7 Fun Pre-Writing Activities for Preschoolers

by | May 23, 2023 | Core Skills

Writing unlocks a whole new world for kids—suddenly they’re leaving notes for you, creating storybooks about adventures with friends, and feeling like a grown-up as they sign their name on a library or birthday card. It’s also an essential Core Skill, one of the 5 C’s at the heart of the Begin Approach to helping kids thrive in school and life.

Most kids don’t learn to write until age 4 or 5. But it’s never too early to start developing a love for writing! Even if your child can’t yet form letters independently, you can use these pre-writing activities for preschoolers to help them become great writers.

The Short Cut

  • Writing is an essential Core Skill, one of the 5 C’s that help kids thrive in school and life
  • Kids learn to write in stages. They start with scribbling, progress to writing letters, invent spellings based on how words sound (“secint” instead of “second”), and eventually learn to follow conventional spelling rules
  • Pre-writing activities help kids develop capabilities they’ll need to write, including fine motor skills, the ability to draw across the midline, and the understanding that marks on a page can represent real-world objects
  • Parents can help by setting up activities that develop finger dexterity, encourage kids to use crayons and pencils, and introduce kids to forming letters

Stages of Writing

Child drawing in a sketchbook with a colored pencil

Before you start working on pre-writing activities with your child, it’s important to understand the stages of writing development. This will help you choose appropriate activities for your child’s current level.

The Preliterate Stage

The earliest stage of writing development is known as the preliterate stage. At this point, children are just beginning to experiment with making marks on paper or scribbling. They are not yet trying to form letters or numbers.

The Emergent Stage

The next stage is known as the emergent stage. While in this writing stage, children start to understand that marks on paper can represent objects in the world. They experiment with making different marks and begin forming simple shapes independently.

During the emergent stage, you might start recognizing more letters on your child’s paper. Continue to encourage them as they work hard to develop their writing skills.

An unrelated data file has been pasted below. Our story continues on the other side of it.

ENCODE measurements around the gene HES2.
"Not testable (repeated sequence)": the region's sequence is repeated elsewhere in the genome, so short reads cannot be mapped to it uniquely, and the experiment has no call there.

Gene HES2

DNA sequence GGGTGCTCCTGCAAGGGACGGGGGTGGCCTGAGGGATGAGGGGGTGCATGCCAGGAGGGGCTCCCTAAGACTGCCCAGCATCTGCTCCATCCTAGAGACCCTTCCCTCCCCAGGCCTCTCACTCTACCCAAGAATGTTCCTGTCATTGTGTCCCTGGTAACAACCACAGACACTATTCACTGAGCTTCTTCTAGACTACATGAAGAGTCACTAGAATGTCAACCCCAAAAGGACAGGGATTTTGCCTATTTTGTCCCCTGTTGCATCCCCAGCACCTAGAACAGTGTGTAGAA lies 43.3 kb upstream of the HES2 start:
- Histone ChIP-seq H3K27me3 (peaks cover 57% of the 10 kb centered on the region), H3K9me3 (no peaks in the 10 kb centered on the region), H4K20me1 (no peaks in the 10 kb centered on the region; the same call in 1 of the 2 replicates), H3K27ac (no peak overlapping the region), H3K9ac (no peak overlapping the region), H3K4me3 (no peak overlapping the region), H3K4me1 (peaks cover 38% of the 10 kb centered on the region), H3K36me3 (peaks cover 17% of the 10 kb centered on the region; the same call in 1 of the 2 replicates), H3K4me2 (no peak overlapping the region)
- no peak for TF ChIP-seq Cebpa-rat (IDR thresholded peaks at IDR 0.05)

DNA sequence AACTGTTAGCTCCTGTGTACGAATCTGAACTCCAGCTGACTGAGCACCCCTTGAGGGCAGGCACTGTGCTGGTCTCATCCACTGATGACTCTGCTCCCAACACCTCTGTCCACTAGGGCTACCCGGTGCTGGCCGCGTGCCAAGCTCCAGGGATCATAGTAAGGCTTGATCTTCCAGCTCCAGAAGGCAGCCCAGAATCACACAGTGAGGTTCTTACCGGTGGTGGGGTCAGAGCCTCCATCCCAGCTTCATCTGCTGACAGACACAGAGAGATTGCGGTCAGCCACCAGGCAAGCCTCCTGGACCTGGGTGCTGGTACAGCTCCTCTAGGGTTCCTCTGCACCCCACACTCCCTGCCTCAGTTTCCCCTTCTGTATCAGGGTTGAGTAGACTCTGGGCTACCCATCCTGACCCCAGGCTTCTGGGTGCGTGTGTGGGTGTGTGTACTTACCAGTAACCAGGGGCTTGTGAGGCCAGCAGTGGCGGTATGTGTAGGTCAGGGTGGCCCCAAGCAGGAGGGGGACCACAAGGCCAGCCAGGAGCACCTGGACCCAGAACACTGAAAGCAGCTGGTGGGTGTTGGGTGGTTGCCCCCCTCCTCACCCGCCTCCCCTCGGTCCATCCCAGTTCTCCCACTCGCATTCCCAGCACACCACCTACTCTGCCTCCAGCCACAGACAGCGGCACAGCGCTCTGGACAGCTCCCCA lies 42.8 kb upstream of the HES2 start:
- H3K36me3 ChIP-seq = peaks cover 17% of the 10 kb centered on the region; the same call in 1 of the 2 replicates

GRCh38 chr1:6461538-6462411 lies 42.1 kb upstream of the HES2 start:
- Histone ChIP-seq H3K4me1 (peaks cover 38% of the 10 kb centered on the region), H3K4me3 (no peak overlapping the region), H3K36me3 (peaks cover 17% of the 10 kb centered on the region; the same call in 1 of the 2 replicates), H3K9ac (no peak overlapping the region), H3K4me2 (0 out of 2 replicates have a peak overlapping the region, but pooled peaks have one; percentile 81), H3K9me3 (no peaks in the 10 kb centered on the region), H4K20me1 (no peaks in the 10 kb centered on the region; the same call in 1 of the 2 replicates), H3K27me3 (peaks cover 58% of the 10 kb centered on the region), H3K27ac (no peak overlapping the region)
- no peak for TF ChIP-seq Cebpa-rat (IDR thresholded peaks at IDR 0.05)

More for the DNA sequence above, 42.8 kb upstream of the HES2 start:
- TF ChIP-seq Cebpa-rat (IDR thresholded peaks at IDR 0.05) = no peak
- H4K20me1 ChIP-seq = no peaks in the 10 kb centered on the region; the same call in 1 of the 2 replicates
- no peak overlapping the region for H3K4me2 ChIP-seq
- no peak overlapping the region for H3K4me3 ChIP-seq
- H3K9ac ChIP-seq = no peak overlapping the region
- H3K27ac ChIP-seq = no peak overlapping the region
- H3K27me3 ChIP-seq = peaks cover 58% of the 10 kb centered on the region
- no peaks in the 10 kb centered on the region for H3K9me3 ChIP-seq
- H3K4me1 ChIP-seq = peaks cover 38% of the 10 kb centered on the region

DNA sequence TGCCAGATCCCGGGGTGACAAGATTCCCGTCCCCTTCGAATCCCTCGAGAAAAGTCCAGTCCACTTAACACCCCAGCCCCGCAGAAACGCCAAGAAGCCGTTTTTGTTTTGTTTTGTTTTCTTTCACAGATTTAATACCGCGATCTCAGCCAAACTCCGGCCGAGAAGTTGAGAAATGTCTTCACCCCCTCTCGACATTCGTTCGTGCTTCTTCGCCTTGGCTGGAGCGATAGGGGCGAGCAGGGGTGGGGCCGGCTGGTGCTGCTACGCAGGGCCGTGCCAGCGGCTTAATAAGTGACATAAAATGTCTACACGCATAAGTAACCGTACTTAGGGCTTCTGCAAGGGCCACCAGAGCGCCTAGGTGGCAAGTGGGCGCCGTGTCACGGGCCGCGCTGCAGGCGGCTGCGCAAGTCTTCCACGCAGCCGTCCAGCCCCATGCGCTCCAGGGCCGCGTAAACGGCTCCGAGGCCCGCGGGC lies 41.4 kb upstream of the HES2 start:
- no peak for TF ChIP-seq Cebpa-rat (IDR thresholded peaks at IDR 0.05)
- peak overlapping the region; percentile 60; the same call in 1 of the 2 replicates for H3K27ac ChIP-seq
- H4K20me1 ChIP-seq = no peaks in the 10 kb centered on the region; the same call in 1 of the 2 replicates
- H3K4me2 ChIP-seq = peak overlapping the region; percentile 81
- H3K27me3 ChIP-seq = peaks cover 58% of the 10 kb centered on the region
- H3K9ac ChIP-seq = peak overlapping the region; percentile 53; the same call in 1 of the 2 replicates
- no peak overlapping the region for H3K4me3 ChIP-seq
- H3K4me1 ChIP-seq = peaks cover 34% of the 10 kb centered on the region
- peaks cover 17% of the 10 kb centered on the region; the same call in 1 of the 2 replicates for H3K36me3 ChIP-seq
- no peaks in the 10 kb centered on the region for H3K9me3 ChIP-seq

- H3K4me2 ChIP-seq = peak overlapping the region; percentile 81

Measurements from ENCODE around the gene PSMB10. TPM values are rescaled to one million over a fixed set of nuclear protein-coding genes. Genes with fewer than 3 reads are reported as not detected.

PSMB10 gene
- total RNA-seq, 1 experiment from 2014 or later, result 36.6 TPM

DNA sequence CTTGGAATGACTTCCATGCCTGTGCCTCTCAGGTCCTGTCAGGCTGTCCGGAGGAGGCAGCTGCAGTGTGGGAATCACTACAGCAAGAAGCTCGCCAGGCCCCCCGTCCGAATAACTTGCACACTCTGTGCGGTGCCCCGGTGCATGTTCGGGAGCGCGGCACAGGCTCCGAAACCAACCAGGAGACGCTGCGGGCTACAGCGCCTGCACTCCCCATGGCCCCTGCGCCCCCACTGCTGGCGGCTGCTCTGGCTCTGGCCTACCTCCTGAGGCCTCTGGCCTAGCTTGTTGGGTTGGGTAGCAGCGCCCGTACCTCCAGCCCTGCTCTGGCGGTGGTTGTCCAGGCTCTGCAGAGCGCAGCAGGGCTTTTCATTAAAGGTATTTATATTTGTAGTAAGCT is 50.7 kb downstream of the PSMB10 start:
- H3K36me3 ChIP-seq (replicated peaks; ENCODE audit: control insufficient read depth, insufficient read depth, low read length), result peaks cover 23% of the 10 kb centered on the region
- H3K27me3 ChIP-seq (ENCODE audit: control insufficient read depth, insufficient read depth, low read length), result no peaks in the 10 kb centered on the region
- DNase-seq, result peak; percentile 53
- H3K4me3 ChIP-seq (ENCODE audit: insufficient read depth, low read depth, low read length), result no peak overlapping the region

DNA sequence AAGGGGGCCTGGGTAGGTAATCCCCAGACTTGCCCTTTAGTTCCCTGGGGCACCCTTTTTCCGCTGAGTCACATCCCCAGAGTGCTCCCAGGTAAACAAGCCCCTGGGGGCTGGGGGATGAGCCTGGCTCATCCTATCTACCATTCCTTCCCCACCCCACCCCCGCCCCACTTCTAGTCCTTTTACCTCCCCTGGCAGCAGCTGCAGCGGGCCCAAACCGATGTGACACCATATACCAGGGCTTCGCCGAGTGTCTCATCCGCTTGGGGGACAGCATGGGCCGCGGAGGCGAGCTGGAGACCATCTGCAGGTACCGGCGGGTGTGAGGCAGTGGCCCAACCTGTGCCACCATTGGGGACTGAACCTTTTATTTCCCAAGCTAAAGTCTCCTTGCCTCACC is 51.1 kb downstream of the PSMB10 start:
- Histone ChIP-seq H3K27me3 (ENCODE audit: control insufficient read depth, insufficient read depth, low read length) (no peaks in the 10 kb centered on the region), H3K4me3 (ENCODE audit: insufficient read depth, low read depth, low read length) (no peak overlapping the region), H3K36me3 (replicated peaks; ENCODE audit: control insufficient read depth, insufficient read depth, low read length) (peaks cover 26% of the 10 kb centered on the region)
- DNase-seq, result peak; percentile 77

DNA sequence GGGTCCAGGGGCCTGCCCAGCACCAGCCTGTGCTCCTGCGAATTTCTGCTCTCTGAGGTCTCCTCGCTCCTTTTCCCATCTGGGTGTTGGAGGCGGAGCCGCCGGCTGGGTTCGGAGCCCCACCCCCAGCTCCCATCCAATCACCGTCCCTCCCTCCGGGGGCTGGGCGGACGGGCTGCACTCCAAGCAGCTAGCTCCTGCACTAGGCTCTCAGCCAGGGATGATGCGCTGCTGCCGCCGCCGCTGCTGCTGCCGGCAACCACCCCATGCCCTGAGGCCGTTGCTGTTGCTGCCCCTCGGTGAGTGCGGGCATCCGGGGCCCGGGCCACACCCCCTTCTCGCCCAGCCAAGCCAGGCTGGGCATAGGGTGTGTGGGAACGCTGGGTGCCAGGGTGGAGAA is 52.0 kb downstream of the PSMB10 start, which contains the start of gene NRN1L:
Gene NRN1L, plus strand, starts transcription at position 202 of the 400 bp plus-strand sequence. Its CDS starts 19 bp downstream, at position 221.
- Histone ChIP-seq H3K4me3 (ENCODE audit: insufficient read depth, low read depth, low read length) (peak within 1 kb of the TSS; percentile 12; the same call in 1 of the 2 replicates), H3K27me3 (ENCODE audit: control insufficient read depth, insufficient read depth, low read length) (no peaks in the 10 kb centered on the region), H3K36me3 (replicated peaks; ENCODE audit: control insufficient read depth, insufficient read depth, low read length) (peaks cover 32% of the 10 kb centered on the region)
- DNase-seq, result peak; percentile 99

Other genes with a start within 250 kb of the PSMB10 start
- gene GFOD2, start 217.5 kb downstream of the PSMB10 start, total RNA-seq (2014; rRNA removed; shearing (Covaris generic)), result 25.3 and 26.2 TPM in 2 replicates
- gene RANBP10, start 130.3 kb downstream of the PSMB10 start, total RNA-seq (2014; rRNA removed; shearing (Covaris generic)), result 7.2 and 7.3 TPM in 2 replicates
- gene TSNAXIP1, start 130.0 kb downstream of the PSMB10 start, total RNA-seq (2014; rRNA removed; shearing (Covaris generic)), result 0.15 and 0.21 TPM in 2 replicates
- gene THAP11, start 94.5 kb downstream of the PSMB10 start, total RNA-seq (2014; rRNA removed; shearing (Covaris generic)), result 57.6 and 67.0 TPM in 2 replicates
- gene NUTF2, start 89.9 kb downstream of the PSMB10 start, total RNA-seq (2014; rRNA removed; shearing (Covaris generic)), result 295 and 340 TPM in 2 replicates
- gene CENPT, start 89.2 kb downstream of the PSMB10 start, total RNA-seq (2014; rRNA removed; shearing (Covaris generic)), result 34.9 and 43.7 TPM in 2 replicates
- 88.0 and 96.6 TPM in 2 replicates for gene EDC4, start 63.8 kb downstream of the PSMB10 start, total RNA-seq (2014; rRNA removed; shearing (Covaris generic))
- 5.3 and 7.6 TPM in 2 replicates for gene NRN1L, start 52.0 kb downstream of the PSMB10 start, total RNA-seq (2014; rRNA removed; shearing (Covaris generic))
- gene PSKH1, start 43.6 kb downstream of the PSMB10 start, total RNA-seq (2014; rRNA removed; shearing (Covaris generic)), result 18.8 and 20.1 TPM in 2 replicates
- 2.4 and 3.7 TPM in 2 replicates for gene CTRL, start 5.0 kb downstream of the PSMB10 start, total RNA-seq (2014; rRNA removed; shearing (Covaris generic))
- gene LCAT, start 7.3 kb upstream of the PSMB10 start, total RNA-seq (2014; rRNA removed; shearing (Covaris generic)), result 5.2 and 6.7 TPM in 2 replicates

The Transitional Stage

Next, your child will enter the transitional stage. Here, they begin to use their knowledge of letters and sounds to spell words phonetically. This invented spelling is often creative and not always accurate, but it’s an essential milestone in your child’s writing development.

The Fluent Stage

Finally, they will reach the fluent stage. Of course, they won’t know the correct spelling for every word they write, but they’ll begin using more conventional writing rules.

What are Pre-Writing Activities?

Now that you know more about what to expect at each developmental stage of writing, you can use pre-writing activities to support your child’s growth in this area.

Put simply, pre-writing activities include any activity that helps children practice the skills they will need for writing. They lay the foundation for future writing success by helping children:

  • Develop hand-eye coordination
  • Improve fine motor skills
  • Become comfortable crossing the midline
  • Develop visual perceptual skills
  • Understand that marks on a page can represent objects in the world
  • Experiment with using tools and their fingers to make different kinds of marks

How to Encourage Writing Success

Mother and child working on pre-writing activities together

Keep the below tips in mind to set your child up for success with pre-writing activities.

First, start with simple activities and gradually increase the difficulty as your child masters each one. You don’t want them to get frustrated by a game that’s too hard.

Next, choose activities that are interesting to your child. You want them to see writing as something fun, not a tedious chore.

Then, focus on the positive. Don’t point out all of the mistakes they make. Instead, celebrate their successes. This way, they start to see themselves as a good writer.

Finally, be patient. Learning to write takes time and practice!

7 Fun Pre-Writing Activities

There are endless possibilities when it comes to pre-writing activities for preschoolers. Here are just a few of our favorites.

1. Pom-Poms and Clothespins

Writing requires fine motor skills and finger dexterity. This game helps your child practice both.

What You’ll Need:

  • 12 small pom-poms
  • A bowl
  • Muffin tin with 12 holes
  • A clothespin

What to Do:

Put the pom-poms into the bowl. Set the muffin tin and the clothespin nearby.

Ask your child to use the clothespin to transfer the pom-poms to an empty hole in the muffin tin. You might need to demonstrate at first to ensure they figure out the right way to hold the clothespin without getting pinched.

Have them continue moving pom-poms one at a time until they fill each hole. Then, ask them to put the fuzzy balls back into the bowl.

2. Dot Pictures

Children doing dot activities on paper, surrounded by paints

Your child can make a beautiful picture using just their fingertips and some paint!

What You’ll Need:

  • Finger paint
  • A piece of paper

What to Do:

Let your child dip their finger into the paint and then dot it onto their paper. They can make any kind of design they want, whether it’s a picture of a flower or just a bunch of dots in different colors.

They can experiment with new ways of making dots, such as using the sides of their fingers or making big and small dots. They can also see what happens when they mix different colors of paint.